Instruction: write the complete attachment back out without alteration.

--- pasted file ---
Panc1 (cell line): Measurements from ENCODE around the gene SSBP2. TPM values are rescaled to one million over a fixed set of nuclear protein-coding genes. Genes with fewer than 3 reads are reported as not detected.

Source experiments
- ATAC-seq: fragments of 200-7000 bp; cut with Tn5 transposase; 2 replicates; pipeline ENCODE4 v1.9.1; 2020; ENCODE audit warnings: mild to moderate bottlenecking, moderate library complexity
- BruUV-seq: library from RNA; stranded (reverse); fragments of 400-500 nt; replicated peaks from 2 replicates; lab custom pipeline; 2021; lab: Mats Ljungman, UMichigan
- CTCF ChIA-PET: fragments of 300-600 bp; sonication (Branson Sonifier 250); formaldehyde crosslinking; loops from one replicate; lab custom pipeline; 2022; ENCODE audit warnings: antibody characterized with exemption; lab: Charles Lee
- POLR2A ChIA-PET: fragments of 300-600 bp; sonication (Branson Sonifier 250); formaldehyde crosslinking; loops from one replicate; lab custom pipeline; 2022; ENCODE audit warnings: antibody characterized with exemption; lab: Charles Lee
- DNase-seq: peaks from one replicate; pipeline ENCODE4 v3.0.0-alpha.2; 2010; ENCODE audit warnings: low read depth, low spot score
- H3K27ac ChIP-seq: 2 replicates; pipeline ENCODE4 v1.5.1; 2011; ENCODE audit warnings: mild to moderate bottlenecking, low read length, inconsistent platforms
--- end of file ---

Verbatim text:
Panc1 (cell line): Measurements from ENCODE around the gene SSBP2. TPM values are rescaled to one million over a fixed set of nuclear protein-coding genes. Genes with fewer than 3 reads are reported as not detected.

Source experiments
- ATAC-seq: fragments of 200-7000 bp; cut with Tn5 transposase; 2 replicates; pipeline ENCODE4 v1.9.1; 2020; ENCODE audit warnings: mild to moderate bottlenecking, moderate library complexity
- BruUV-seq: library from RNA; stranded (reverse); fragments of 400-500 nt; replicated peaks from 2 replicates; lab custom pipeline; 2021; lab: Mats Ljungman, UMichigan
- CTCF ChIA-PET: fragments of 300-600 bp; sonication (Branson Sonifier 250); formaldehyde crosslinking; loops from one replicate; lab custom pipeline; 2022; ENCODE audit warnings: antibody characterized with exemption; lab: Charles Lee
- POLR2A ChIA-PET: fragments of 300-600 bp; sonication (Branson Sonifier 250); formaldehyde crosslinking; loops from one replicate; lab custom pipeline; 2022; ENCODE audit warnings: antibody characterized with exemption; lab: Charles Lee
- DNase-seq: peaks from one replicate; pipeline ENCODE4 v3.0.0-alpha.2; 2010; ENCODE audit warnings: low read depth, low spot score
- H3K27ac ChIP-seq: 2 replicates; pipeline ENCODE4 v1.5.1; 2011; ENCODE audit warnings: mild to moderate bottlenecking, low read length, inconsistent platforms